Alzheimer’s disease – who is right?

December 20, 2012 | By Márcio Barra

After Pfizer Inc. and Johnson & Johnson Bapineuzumab failure and Eli Lilly Solaneuzumab not so great results in meeting the clinical endpoints in a phase III trial back in August, it would be expected that pharma companies would steer clear from the amyloid hypothesis which has dominated alzheimer research these last two decades. However, while other theories have re-emerged – the Tau theory, a hypothesis which states if the Tau proteins are hyperphosphorylated they can lead to the creation of tangles in brain cells –,  the amyloid theory is still backed up by a number of stakeholders. Eli Lilly’s Solaneuzumab, while ineffective in lower stages of the disease, has “showed a 34% reduction in cognitive decline”, in patients with mild disease,  and so many companies are focusing to create therapies that intervene before the damage is done and identify affected people much earlier, based on amyloid aggregation levels.

The question then is which theory is right? Tau, amyloid, both, none? Alzheimer’s disease is still a mystery to modern science, but these multi millions trials that are conducted, even when falling, help shed some light in the disease mechanism and pathology and help move investigation towards new developments. Phase III trials are currently underway for Rember, a drug from TauRX pharmaceuticals and the first Tau Aggregation Inhibitor. If successful in meeting the primary clinical endpoints, it’s sure to be a blockbuster. If not, investigation can move towards another hypothesis.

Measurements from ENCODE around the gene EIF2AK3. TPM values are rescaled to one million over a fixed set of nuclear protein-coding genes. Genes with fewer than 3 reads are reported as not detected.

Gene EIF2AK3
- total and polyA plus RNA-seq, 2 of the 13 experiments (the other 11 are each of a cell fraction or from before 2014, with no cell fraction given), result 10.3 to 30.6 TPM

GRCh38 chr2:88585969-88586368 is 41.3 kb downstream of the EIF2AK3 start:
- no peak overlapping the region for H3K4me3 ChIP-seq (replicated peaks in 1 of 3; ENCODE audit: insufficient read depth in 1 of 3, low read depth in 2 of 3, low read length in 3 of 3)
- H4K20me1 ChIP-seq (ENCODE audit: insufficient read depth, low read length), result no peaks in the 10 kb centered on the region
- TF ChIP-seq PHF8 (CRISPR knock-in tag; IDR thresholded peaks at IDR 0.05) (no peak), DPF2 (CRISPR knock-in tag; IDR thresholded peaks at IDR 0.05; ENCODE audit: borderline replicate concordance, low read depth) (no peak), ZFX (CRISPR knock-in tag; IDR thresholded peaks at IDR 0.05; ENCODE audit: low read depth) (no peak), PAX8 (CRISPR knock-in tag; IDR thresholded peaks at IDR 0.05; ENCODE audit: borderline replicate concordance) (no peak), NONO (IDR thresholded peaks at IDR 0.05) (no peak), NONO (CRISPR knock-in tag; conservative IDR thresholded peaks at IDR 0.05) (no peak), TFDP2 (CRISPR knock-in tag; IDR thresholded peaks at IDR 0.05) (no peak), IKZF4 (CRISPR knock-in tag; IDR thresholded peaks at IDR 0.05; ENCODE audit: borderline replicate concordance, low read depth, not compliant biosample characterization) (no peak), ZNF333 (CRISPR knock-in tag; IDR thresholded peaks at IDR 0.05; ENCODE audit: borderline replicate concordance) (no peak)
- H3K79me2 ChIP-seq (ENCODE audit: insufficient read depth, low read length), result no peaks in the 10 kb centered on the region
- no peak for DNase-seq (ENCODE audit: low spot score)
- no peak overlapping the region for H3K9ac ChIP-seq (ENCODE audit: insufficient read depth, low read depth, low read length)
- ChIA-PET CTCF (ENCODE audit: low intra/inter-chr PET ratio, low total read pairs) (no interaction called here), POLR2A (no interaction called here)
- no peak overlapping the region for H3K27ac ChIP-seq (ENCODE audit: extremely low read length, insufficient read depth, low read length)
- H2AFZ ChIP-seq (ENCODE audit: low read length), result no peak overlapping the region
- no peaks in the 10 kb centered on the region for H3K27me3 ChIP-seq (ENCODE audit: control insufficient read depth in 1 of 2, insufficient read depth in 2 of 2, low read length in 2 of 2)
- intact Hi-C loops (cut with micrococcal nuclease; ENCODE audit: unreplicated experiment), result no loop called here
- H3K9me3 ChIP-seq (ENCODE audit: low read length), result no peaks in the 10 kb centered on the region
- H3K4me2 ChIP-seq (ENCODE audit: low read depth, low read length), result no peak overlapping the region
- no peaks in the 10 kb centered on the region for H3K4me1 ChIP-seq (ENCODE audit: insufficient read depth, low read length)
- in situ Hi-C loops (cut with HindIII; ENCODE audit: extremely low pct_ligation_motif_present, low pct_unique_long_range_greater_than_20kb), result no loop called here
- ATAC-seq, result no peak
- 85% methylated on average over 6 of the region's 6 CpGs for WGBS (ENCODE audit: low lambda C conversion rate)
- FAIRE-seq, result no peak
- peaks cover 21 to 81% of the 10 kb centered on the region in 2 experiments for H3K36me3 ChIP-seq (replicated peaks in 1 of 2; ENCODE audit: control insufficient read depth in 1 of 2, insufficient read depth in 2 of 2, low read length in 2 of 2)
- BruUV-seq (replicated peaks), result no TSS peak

Another recent development, this last Tuesday, 18 December, General Electric Healthcare and Merck announced that GE healthcare will supply Flutemetamol, an imaging agent, to Merck for use in investigation regarding their Alzheimer’s disease drug MK-8931, another amyloid targeting drug that recently started a phase II/III clinical trial in patients. A global phase III trial will follow, titled EPOCH. Merck hopes to use Flumetamol, a positron emission tomography (PET) imaging agent that can detect beta amyloid in the brain, to help select patients for the trials and evaluate it as a companion diagnostic tool. This is another effort in solving the puzzle that is Alzheimer’s disease, and, like cancer, multiple pathways are sure to be involved in the disease’s pathogenesis. All theories are worth a shot.


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